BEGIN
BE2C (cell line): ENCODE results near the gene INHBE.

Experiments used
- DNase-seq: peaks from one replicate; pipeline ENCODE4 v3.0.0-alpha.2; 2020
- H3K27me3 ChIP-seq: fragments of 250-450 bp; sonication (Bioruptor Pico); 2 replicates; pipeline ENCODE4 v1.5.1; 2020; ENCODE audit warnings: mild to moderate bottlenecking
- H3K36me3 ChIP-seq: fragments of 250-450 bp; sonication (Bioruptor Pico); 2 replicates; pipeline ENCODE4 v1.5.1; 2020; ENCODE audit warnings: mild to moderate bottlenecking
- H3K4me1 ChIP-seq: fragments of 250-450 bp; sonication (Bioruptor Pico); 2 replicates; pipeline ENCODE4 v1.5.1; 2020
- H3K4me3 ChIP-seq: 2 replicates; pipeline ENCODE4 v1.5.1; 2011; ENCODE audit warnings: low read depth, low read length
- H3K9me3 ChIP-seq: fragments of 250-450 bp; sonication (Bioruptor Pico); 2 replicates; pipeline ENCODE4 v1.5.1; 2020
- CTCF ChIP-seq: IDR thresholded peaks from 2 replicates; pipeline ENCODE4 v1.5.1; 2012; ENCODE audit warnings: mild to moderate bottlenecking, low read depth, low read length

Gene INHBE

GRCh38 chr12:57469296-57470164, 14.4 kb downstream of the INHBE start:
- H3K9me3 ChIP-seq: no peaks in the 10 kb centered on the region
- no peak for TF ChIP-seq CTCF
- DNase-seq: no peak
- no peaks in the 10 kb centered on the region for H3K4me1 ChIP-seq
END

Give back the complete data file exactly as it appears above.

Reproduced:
BE2C (cell line): ENCODE results near the gene INHBE.

Experiments used
- DNase-seq: peaks from one replicate; pipeline ENCODE4 v3.0.0-alpha.2; 2020
- H3K27me3 ChIP-seq: fragments of 250-450 bp; sonication (Bioruptor Pico); 2 replicates; pipeline ENCODE4 v1.5.1; 2020; ENCODE audit warnings: mild to moderate bottlenecking
- H3K36me3 ChIP-seq: fragments of 250-450 bp; sonication (Bioruptor Pico); 2 replicates; pipeline ENCODE4 v1.5.1; 2020; ENCODE audit warnings: mild to moderate bottlenecking
- H3K4me1 ChIP-seq: fragments of 250-450 bp; sonication (Bioruptor Pico); 2 replicates; pipeline ENCODE4 v1.5.1; 2020
- H3K4me3 ChIP-seq: 2 replicates; pipeline ENCODE4 v1.5.1; 2011; ENCODE audit warnings: low read depth, low read length
- H3K9me3 ChIP-seq: fragments of 250-450 bp; sonication (Bioruptor Pico); 2 replicates; pipeline ENCODE4 v1.5.1; 2020
- CTCF ChIP-seq: IDR thresholded peaks from 2 replicates; pipeline ENCODE4 v1.5.1; 2012; ENCODE audit warnings: mild to moderate bottlenecking, low read depth, low read length

Gene INHBE

GRCh38 chr12:57469296-57470164, 14.4 kb downstream of the INHBE start:
- H3K9me3 ChIP-seq: no peaks in the 10 kb centered on the region
- no peak for TF ChIP-seq CTCF
- DNase-seq: no peak
- no peaks in the 10 kb centered on the region for H3K4me1 ChIP-seq